The Kishi V2 is fully powered by your smartphone, connecting via a USB-C connection. I didn’t notice too much battery drain on a Black Shark 5 Pro due to this extra demand, but you can also charge through a passthrough port under the correct controller. Unfortunately, it’s trickle charging that didn’t quite keep my gas-guzzling Black Shark 5 Pro going during more intensive sessions. A less demanding phone will likely see a nice improvement here, though. Another annoying frustration is the lack of audio output, which means you’re limited to a wireless gaming headset or gaming headphones if you don’t want to play out loud.
The Razer Nexus software is a bit limited compared to other phone or PC programs. However, it does offer a neat space to keep all your compatible games handy and customize the button mapping at the top. Recordings and screenshots you take with the handy extra button are also hosted here. It’s a swish app, but for the game library itself. While the recommended games and libraries are clear and quick to navigate, Nexus just seems to inflate an app icon for games you’ve already installed, pixelating everything within an inch of its life. Unfortunately, it’s the view that greets you on startup.
Razer Kishi V2 performance
The Razer Kishi V2 feels great in-game. The triggers are responsive and the face buttons are quick (although, as mentioned above, they can sometimes sacrifice precision for speed). That said, these are bigger buttons than I’m used to, so there’s some balance at work here. Many of the complaints against the original model stem from a more muscular feel with every click. While the face buttons may go too far the other way for my taste, the d-pad strikes a beautiful balance.
The mechanical clickers at work here feel super cool and clean, while also offering a nice range of diagonal movement. I navigated the worlds of Oceanhorn: Monster of Uncharted Seas with ease, tiptoeing across ledges even while flicking the analog stick.
Not that I often stray too far from the controllers. With nice resistance, quick return, and smooth rotation, there’s nothing to complain about here. In-game, even the slightest jolt would reflect well on screen, and the Switch-like tops would stay comfortable without slipping during longer sessions too.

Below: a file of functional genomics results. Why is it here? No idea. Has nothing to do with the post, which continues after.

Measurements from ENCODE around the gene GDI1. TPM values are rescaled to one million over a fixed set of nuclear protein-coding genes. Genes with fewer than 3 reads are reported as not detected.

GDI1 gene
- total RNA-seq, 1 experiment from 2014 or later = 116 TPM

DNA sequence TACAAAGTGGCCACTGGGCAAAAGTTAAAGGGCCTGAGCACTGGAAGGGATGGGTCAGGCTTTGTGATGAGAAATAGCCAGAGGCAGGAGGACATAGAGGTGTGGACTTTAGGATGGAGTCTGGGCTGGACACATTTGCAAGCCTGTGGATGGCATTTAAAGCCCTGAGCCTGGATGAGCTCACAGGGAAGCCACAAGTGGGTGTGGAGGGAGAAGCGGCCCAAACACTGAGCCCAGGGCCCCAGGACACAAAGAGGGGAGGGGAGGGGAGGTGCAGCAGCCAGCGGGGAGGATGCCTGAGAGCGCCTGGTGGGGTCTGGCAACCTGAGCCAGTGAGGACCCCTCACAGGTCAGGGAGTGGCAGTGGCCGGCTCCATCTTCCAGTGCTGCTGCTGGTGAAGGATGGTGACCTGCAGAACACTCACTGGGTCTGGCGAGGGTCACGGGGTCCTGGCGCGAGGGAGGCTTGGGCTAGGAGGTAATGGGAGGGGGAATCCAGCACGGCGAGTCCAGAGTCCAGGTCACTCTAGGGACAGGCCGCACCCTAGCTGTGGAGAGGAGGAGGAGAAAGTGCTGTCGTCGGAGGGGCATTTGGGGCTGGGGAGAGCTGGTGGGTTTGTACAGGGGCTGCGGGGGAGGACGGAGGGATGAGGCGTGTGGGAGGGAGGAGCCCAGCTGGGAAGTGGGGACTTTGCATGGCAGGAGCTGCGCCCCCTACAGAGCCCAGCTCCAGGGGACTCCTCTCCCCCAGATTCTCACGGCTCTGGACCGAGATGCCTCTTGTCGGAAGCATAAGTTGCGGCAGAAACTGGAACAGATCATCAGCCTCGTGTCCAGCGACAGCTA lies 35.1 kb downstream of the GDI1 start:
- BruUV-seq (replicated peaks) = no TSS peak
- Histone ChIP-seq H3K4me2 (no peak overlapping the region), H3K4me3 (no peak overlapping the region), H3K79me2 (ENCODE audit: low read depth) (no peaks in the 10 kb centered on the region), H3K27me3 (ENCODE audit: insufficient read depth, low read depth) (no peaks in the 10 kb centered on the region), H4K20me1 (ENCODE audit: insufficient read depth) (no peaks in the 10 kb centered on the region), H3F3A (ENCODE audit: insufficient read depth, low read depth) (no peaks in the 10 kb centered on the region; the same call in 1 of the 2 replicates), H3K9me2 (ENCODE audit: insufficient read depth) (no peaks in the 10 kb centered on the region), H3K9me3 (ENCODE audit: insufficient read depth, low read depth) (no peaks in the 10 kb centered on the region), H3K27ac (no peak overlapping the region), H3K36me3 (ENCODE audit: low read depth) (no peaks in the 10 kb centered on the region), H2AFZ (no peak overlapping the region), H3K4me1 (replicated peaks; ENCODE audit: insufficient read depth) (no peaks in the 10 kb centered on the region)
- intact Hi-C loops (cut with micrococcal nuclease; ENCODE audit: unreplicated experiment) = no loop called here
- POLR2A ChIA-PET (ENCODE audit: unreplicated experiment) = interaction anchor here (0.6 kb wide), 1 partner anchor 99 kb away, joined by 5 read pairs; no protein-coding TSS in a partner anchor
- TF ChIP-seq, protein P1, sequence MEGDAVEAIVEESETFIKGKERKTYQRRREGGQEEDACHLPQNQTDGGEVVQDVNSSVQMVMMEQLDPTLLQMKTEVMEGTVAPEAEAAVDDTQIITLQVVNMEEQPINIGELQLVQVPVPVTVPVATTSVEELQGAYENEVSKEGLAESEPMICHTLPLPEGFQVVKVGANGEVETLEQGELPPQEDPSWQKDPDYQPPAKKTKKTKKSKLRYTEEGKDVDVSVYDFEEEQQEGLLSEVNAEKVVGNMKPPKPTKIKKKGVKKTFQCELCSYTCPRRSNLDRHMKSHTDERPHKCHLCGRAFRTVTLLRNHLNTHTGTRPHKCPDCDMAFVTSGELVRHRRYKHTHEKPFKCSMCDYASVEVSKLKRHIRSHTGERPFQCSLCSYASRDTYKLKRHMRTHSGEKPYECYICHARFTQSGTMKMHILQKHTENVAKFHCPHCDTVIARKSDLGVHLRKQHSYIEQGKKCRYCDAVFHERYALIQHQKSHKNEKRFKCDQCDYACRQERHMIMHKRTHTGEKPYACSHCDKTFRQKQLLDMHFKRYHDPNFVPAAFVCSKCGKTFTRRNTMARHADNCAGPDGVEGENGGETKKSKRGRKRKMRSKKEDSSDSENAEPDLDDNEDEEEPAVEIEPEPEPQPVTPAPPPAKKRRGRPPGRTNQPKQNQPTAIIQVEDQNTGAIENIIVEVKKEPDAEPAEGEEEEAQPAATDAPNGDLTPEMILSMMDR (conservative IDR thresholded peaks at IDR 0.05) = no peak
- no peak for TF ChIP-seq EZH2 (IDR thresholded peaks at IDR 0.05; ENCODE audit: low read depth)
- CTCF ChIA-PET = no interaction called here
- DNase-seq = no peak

The Kishi V2 also works with a solid range of games, including Xbox and Steam streaming services. There are still a few big names on the list though – Call of Duty Mobile, PUBG Mobile and Genshin Impact are still not compatible with controllers, and you’ll only be able to use PlayStation Remote Play with the iOS version. I spent most of my hours wandering Stardew Valley, exploring the Oceanhorn Hills, and munching on Minecraft.
Should you buy the Razer Kishi V2?
The Razer Kishi V2 is a great gamepad if you’re looking for something more portable than the GameSir X3. If you’re looking for that Backbone One experience on Android, it’s a no-brainer, offering a comfortable and secure bridge design, extra macro buttons and a slim profile to boot. However, if you’re looking for an iOS solution, we recommend sticking with Backbone. The Razer Nexus software can’t shine a light on the all-in-one experience on offer, and while the buttons and d-pad are a bit more tactile under the thumb, there’s much better software support elsewhere.
How we tested the Razer Kishi V2
I used the Razer Kishi V2 for all my mobile games for two weeks, playing Oceanhorn, Minecraft, Dead Cells and Stardew Valley on a Black Shark 5 Pro and RedMagic 7S Pro. I also used the Razer Kishi V2 alongside the GameSir X3 and Backbone One for comparison in this price range.
You can find more information about how we test controllers and make all of our recommendations in our full GameRadar+ Hardware Policy.